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Emperor Ming Taizu

Keywords:  Emperor Ming Taizu, Peach Charms, Ming Emperor, Ming Dynasty

It is said that early couplets were written on peach-wood planks so as to have exorcist's power (since it is obvious to

everybody that peach wood scares away baleful forces), and so the peach-wood planks were called "peach charms" (táofú 桃符), a name that is still sometimes used even for the paper couplets. The imagery of the exorcist's peach branch remains in some New Year couplets to this day.

Emperor Tàizǔ 太祖 of the Míng 明 dynasty (1368-1398) was particularly keen on New Year couplets, and even decreed that every family be required to post couplets for New Year. The emperor had been born a peasant and had become emperor after leading a revolution, and he was barely literate himself. It is a reasonable, if uncharitable, speculation that couplets were about as much as his level of classical literacy was up to appreciating. Another reasonable, but also uncharitable, speculation is that he demanded universal couplets so that people would think he was a great fancier of poetry and obviously very literate indeed.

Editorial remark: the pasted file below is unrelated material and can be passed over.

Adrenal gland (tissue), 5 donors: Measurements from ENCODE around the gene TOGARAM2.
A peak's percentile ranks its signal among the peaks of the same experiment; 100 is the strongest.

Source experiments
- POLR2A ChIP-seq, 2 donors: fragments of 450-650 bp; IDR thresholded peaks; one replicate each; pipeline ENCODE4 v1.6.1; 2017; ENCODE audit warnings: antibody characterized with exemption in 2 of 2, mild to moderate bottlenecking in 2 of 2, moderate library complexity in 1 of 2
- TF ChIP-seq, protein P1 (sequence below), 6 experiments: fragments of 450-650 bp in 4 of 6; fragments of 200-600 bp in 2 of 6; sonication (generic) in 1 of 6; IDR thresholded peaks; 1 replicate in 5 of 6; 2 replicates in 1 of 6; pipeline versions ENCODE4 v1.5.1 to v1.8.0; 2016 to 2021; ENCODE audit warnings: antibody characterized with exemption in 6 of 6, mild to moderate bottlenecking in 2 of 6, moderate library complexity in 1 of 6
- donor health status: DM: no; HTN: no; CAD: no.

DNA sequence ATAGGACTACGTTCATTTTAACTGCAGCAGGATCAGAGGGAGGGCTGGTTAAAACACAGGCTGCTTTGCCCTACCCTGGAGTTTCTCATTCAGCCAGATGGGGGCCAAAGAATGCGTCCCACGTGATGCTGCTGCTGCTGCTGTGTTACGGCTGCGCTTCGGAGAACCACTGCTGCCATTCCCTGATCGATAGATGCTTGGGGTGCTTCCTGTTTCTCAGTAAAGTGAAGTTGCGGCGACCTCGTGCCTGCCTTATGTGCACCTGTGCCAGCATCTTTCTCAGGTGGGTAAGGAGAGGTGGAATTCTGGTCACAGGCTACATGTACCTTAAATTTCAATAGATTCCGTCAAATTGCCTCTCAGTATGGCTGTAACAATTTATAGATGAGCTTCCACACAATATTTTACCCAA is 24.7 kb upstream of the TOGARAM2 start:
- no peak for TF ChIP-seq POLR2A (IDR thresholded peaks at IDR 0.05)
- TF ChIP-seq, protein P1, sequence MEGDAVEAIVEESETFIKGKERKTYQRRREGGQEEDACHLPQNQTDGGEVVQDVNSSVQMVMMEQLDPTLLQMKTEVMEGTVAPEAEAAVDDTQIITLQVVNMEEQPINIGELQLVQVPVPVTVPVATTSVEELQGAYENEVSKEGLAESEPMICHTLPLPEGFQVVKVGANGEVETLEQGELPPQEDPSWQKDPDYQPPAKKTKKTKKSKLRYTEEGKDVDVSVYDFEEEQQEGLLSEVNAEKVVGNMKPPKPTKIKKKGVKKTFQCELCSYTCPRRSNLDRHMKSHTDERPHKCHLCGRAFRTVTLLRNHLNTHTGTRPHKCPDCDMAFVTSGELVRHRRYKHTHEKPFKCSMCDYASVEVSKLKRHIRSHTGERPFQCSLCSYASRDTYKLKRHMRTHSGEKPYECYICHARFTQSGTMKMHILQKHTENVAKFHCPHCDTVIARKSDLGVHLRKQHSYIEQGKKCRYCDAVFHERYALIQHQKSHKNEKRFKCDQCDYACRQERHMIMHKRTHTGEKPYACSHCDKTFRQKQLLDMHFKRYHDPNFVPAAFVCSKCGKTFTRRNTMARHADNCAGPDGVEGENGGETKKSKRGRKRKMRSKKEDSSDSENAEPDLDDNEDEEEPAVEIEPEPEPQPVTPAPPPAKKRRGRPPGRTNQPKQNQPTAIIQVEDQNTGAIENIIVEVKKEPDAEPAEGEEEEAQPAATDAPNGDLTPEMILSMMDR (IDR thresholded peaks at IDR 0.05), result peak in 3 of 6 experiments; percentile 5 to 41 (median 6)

One year Taizu was making one of his frequent incognito tours among the peasants when he came upon a butcher shop that did not display any couplets. He confronted the butcher and asked how he dared to defy imperial policy in this way. The butcher replied that he loved both couplets and the emperor, but was, alas, illiterate. So the emperor composed a couplet with his own hand and presented it to him. It read:


 Lǐangshǒu pīkāi shēngsi lù,
 Yīdāo gēduàn shìfēi gēn.

Two hands cut open the road of life and death,
One knife cleaves apart the roots of truth and falsehood.

The couplet was at once political and linked to the butcher's trade. And since it was soon discovered that the emperor himself had composed it, it has lived forever as a brilliant piece of composition, despite its absence of rhyme and its idiom of violence.